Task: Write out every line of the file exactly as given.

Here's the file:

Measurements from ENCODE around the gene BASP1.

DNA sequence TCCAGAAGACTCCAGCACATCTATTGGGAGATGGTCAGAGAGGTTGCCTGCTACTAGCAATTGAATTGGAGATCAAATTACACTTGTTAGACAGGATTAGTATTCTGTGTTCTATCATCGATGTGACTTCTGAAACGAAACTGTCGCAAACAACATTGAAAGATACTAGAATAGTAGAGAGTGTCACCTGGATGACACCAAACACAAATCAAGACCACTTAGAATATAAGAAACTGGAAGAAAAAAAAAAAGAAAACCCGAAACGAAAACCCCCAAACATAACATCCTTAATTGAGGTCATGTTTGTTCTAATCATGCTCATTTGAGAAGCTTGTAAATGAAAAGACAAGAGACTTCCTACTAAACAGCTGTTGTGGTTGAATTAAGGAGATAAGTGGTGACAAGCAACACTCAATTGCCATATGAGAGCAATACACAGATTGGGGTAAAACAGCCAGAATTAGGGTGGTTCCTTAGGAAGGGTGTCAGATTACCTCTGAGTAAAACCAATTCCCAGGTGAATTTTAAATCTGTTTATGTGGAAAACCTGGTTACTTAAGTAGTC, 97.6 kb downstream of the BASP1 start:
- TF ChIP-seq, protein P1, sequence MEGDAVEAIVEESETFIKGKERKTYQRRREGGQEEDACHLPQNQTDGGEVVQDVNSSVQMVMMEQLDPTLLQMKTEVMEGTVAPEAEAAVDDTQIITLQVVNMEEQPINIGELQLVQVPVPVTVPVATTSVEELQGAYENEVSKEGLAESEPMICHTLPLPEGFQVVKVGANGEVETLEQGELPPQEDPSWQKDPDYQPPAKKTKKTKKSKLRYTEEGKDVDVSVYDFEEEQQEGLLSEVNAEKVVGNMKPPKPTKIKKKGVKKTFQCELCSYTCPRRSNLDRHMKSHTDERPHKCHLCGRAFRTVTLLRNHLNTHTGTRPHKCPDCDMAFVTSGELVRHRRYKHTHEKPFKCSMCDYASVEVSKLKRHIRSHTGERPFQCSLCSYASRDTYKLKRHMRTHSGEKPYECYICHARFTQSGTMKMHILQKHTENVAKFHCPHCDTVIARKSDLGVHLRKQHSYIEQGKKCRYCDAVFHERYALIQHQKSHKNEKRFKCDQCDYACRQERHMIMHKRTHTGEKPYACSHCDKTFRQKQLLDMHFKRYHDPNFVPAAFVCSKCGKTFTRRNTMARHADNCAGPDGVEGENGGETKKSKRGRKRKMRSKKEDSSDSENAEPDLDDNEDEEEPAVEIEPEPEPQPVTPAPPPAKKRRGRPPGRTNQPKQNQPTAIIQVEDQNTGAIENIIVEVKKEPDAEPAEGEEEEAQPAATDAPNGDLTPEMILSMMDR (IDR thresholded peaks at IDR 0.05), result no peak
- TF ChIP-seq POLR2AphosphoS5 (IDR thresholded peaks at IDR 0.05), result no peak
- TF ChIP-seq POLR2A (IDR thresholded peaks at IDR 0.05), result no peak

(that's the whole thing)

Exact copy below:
Measurements from ENCODE around the gene BASP1.

DNA sequence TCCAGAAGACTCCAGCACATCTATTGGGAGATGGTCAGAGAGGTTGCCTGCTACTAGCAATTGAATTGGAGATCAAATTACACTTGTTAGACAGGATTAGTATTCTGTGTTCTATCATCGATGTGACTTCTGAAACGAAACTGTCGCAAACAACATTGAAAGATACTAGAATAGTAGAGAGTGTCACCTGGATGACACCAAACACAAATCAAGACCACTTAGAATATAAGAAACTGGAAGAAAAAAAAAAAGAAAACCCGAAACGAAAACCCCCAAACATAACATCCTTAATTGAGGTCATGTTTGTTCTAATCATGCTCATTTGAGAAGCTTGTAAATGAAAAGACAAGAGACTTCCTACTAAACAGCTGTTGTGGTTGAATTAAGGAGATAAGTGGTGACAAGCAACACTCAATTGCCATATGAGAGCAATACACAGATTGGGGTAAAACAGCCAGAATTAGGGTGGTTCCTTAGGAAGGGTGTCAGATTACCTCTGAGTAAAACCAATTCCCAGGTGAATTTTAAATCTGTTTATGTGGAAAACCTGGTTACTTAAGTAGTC, 97.6 kb downstream of the BASP1 start:
- TF ChIP-seq, protein P1, sequence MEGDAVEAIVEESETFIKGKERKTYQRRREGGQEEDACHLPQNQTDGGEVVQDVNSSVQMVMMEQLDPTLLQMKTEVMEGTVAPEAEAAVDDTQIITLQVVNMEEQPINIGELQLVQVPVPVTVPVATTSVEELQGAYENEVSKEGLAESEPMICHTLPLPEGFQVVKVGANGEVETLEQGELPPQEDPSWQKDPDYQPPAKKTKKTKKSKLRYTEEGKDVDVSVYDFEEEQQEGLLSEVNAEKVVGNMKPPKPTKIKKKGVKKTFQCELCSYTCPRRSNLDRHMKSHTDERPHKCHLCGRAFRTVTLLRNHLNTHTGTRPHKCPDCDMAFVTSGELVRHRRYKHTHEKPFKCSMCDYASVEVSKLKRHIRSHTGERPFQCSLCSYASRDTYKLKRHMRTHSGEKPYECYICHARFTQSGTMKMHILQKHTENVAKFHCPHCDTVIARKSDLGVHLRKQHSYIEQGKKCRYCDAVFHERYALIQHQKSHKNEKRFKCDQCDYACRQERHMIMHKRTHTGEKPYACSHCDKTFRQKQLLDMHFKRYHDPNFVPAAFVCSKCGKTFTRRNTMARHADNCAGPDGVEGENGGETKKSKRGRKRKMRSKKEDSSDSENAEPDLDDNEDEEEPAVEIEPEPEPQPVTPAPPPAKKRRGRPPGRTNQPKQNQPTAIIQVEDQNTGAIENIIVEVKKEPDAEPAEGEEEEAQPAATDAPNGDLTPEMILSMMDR (IDR thresholded peaks at IDR 0.05), result no peak
- TF ChIP-seq POLR2AphosphoS5 (IDR thresholded peaks at IDR 0.05), result no peak
- TF ChIP-seq POLR2A (IDR thresholded peaks at IDR 0.05), result no peak